Australian women match men's cricket record of 21 straight wins
Even with skipper Meg Lanning on the sidelines and star allrounder Ellyse Perry not playing the series because of injury, the top-ranked Australian women produced their biggest ODI win over New Zealand to cap the milestone
The Australian women's team beat New Zealand by 232 runs Wednesday to record its 21st consecutive win in one-day international cricket and equal a world mark set by Ricky Ponting's Australian men's team in 2003. Even with skipper Meg Lanning on the sidelines and star allrounder Ellyse Perry not playing the series because of injury, the top-ranked Australian women produced their biggest ODI win over New Zealand to cap the milestone.
The uncertain wait over when Lanning's lineup will get the chance to break the record starts now, with doubts over a tour to Australia by India's women's squad this southern hemisphere summer and a trip to New Zealand because of travel restrictions in place for the COVID-19 pandemic. "It's nice to finish off with a big win today," said Lanning, who missed Wednesday's game because of a hamstring injury sustained while scoring an unbeaten century in Australia's series-clinching win on Monday.
"It's a really special effort, especially over a long period of time.
"To win 21 on the trot is a great effort and something we're really proud of." Unlike Ponting's men's team, which won 21 straight ODIs within five months, including the 2003 World Cup in South Africa, scheduling means the women's team has had to remain unbeaten since October 2017 to match the mark. The winning streak started in India in March 2018 and also included series wins over Pakistan, England, West Indies, Sri Lanka and New Zealand. The Australians clinched this three-game ODI home series against New Zealand with a narrow win in game two but, with the milestone in mind, didn't ease up at all after being sent in to bat in game three.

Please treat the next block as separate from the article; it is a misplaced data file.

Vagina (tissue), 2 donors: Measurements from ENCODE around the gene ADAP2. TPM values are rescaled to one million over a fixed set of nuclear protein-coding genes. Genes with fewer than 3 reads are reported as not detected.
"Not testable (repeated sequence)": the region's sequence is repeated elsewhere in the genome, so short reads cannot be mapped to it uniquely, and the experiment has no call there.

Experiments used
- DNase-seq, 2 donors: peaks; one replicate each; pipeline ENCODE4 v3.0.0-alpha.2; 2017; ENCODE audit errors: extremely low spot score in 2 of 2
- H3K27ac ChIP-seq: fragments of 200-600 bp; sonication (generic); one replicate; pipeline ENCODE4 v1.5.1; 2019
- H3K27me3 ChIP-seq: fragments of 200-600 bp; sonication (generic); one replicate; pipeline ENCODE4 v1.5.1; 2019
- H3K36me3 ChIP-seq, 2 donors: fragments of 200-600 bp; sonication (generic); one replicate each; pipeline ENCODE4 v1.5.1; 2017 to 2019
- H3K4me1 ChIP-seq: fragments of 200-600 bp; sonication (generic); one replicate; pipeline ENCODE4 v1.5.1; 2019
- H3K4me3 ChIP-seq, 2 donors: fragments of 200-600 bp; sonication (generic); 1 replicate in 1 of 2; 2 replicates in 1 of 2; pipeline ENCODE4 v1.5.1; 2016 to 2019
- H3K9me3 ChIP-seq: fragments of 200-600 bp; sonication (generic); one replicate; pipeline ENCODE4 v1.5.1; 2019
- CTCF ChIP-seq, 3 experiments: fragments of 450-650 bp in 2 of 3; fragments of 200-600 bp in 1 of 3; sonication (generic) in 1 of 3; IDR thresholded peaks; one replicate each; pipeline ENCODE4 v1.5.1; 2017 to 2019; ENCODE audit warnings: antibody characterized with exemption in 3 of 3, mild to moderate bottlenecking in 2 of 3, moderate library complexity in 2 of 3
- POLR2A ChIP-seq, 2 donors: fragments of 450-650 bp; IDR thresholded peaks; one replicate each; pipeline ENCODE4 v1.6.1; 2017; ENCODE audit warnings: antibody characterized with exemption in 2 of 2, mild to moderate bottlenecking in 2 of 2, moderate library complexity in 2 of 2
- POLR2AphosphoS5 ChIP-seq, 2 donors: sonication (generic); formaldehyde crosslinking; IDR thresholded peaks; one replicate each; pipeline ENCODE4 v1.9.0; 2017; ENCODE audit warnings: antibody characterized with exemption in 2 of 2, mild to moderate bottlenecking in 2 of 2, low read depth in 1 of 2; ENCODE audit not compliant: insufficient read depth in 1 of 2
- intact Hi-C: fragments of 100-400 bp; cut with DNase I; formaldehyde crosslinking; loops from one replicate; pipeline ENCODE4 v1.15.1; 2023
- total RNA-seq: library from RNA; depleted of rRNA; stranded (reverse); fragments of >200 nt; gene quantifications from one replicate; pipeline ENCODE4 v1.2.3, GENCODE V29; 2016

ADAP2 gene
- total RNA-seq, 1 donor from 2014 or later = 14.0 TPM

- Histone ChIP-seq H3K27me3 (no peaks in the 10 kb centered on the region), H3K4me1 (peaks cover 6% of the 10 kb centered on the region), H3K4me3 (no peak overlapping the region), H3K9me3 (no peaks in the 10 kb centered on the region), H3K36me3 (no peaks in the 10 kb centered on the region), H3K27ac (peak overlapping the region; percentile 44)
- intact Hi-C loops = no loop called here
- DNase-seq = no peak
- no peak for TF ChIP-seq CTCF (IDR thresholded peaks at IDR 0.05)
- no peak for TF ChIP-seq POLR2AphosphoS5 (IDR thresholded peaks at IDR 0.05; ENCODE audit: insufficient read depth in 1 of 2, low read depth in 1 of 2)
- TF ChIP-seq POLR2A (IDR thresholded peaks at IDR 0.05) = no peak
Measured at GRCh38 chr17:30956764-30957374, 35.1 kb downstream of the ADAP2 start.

Australia's total of 325-5 virtually took the game away from New Zealand, which needed the biggest successful chase in women's ODI history to secure an unlikely victory. Stand-in captain Rachael Haynes led the way, posting 96 from 104 balls and sharing a 144-run opening stand with Alyssa Healy, who scored an entertaining, run-a-ball 87 including 13 boundaries and a six.
The New Zealanders were bowled out for 93 in 27 overs, with only Amy Satterthwaite (41) and Maddy Green (22) reaching double figures after skipper Sophie Devine was dismissed by Megan Schutt in the first over for a first-ball duck. Schutt, Jessica Jonassen, Ash Gardner and Sophie Molineaux took two wickets apiece. Unlike Australia's win over India in the women's Twenty20 World Cup final in March, with more than 86,000 fans at the Melbourne Cricket Ground, the milestone ODI victory at Allan Border Field on Wednesday drew a crowd of about 300, with the capacity limited by restrictions in place for the coronavirus pandemic.
Some fans soaked up the sun in fold-up chairs near a green-and-gold banner that read "The history books are rewritten," and others lazed on the grassy bank under the shade of trees that hung over the temporary fencing behind the boundary. A little further away but still within sight of the wicket square, Australian fast bowler Mitch Starc was going through his paces in the practice nets as his wife, wicketkeeper Healy, was helping the Australian women's team to victory.
Starc is likely to be back in action for the men's team next month when the home summer starts. The women's players will go to their respective clubs for domestic Twenty20 tournament and will have to wait to find out when they'll reassemble as a national team. The space and time might give Haynes, one of four players involved in all of Australia's 21 wins during the successful run, a chance to think about how the women's streak compares with men's squad of 2003.
"I definitely followed the men's side when I was growing up. They had a pretty extraordinary period of success, so I think to hear our group be compared to that is really special," she said. "When you are playing in it, it's hard to get your head around how significant it is, but it won't be lost on us. I am sure it is something that we will reflect on and celebrate in due course."
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